In order to be a leader in the global knowledge economy, Australia needs skilled workers and a strong research sector. Government services delivered online are faster and cheaper. More people online opens up new markets and enables businesses to respond quickly with innovative new products and services. Universal access helps to address equity issues for regional and remote Australians.
In addition, digital transformation generates valuable data which can support improved health outcomes, help target financial support to those who need it most, and achieve other benefits for communities.
The advantages of a digitally enabled population are clear but if we are to make the most of this new paradigm, Australians must have access to the internet and the skills needed to create and locate accurate information. They must feel confident and safe online, and they must have a reason to be engaged with digital services.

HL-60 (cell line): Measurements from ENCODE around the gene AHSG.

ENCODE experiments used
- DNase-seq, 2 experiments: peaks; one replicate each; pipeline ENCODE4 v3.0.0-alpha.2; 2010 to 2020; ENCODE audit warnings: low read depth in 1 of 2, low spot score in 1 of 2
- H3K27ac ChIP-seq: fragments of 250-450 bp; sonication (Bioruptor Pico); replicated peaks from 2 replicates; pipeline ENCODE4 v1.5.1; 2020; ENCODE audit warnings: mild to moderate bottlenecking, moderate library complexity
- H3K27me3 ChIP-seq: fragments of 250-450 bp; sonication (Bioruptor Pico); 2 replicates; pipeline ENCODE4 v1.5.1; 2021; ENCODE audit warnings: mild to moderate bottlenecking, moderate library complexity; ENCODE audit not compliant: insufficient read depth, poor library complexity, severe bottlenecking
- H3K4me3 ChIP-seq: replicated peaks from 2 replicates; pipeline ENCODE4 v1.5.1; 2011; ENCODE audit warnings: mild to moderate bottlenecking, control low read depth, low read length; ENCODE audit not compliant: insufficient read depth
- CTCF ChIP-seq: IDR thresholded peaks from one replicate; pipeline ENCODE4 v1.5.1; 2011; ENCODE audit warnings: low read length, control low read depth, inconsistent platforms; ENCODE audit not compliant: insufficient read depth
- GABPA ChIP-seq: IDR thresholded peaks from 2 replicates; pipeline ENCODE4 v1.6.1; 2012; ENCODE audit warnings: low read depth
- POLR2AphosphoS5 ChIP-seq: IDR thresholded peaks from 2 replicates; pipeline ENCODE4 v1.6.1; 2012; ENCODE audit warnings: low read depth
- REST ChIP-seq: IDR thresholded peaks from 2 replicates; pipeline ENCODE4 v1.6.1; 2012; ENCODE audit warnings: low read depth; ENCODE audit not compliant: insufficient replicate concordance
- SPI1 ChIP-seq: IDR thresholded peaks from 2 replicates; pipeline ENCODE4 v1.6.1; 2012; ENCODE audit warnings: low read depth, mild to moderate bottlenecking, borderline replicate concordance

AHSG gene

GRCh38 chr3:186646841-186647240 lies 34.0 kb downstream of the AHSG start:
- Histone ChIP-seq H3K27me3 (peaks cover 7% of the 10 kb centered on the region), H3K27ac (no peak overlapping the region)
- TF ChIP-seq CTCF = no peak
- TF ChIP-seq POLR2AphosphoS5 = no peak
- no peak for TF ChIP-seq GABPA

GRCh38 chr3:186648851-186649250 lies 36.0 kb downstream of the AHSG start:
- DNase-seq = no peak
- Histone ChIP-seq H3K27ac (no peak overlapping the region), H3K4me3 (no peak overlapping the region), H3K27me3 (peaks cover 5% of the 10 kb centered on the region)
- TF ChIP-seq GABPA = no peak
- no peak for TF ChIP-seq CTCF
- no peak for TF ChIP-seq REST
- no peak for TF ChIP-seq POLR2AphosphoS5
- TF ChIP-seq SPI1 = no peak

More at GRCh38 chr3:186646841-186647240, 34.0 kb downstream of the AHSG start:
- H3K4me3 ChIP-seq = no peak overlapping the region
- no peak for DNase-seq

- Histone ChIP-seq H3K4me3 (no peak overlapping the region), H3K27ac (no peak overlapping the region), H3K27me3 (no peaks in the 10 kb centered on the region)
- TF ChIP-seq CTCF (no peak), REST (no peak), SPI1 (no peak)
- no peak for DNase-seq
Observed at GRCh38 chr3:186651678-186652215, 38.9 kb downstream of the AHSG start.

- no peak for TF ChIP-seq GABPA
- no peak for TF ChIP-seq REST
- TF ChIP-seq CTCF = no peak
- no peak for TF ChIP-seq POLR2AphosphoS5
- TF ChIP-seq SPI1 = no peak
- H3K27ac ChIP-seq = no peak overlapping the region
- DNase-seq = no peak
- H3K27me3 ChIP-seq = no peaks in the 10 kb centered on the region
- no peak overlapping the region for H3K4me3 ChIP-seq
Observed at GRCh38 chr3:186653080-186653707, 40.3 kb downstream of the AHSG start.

Libraries see the need and the opportunity. We have extended our remit beyond traditional literacy (reading and writing) into information and digital literacies. We have introduced public access computers and other digital devices into public libraries. We provide access to the internet for everyone, and we are working hard to build people’s confidence, with cybersafety education. We also give people positive reasons to become more digitally connected.
While this report is essentially about public libraries and the digital economy, it is also important to note the vital part that school libraries play in leading children and young people on their journey of digital discovery. State and Territory libraries play a vital role in preserving and promoting Australia’s unique history. In universities, libraries have been the test bed for digital innovation in support of students, academics and researchers, and in industry, government, health and law, special libraries have embraced digital resources to deliver decision-ready information straight to their clients’ desks.